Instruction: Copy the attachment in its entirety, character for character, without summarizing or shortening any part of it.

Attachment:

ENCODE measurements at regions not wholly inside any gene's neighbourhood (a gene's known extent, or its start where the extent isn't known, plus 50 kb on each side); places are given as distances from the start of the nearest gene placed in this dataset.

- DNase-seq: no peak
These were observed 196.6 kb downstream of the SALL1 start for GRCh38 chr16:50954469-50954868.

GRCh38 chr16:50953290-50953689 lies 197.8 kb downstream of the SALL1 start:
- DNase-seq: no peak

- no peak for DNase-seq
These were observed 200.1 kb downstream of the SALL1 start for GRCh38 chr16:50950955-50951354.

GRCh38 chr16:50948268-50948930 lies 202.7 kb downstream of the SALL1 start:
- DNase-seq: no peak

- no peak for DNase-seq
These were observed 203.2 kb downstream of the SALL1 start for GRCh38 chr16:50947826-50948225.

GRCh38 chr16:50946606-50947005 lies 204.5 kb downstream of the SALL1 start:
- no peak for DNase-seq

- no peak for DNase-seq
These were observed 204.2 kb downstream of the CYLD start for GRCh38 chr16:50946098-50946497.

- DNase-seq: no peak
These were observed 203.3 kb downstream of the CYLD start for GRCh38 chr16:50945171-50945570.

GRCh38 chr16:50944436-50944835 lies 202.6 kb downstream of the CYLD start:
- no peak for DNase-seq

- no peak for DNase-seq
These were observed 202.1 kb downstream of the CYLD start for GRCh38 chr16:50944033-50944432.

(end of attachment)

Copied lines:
ENCODE measurements at regions not wholly inside any gene's neighbourhood (a gene's known extent, or its start where the extent isn't known, plus 50 kb on each side); places are given as distances from the start of the nearest gene placed in this dataset.

- DNase-seq: no peak
These were observed 196.6 kb downstream of the SALL1 start for GRCh38 chr16:50954469-50954868.

GRCh38 chr16:50953290-50953689 lies 197.8 kb downstream of the SALL1 start:
- DNase-seq: no peak

- no peak for DNase-seq
These were observed 200.1 kb downstream of the SALL1 start for GRCh38 chr16:50950955-50951354.

GRCh38 chr16:50948268-50948930 lies 202.7 kb downstream of the SALL1 start:
- DNase-seq: no peak

- no peak for DNase-seq
These were observed 203.2 kb downstream of the SALL1 start for GRCh38 chr16:50947826-50948225.

GRCh38 chr16:50946606-50947005 lies 204.5 kb downstream of the SALL1 start:
- no peak for DNase-seq

- no peak for DNase-seq
These were observed 204.2 kb downstream of the CYLD start for GRCh38 chr16:50946098-50946497.

- DNase-seq: no peak
These were observed 203.3 kb downstream of the CYLD start for GRCh38 chr16:50945171-50945570.

GRCh38 chr16:50944436-50944835 lies 202.6 kb downstream of the CYLD start:
- no peak for DNase-seq

- no peak for DNase-seq
These were observed 202.1 kb downstream of the CYLD start for GRCh38 chr16:50944033-50944432.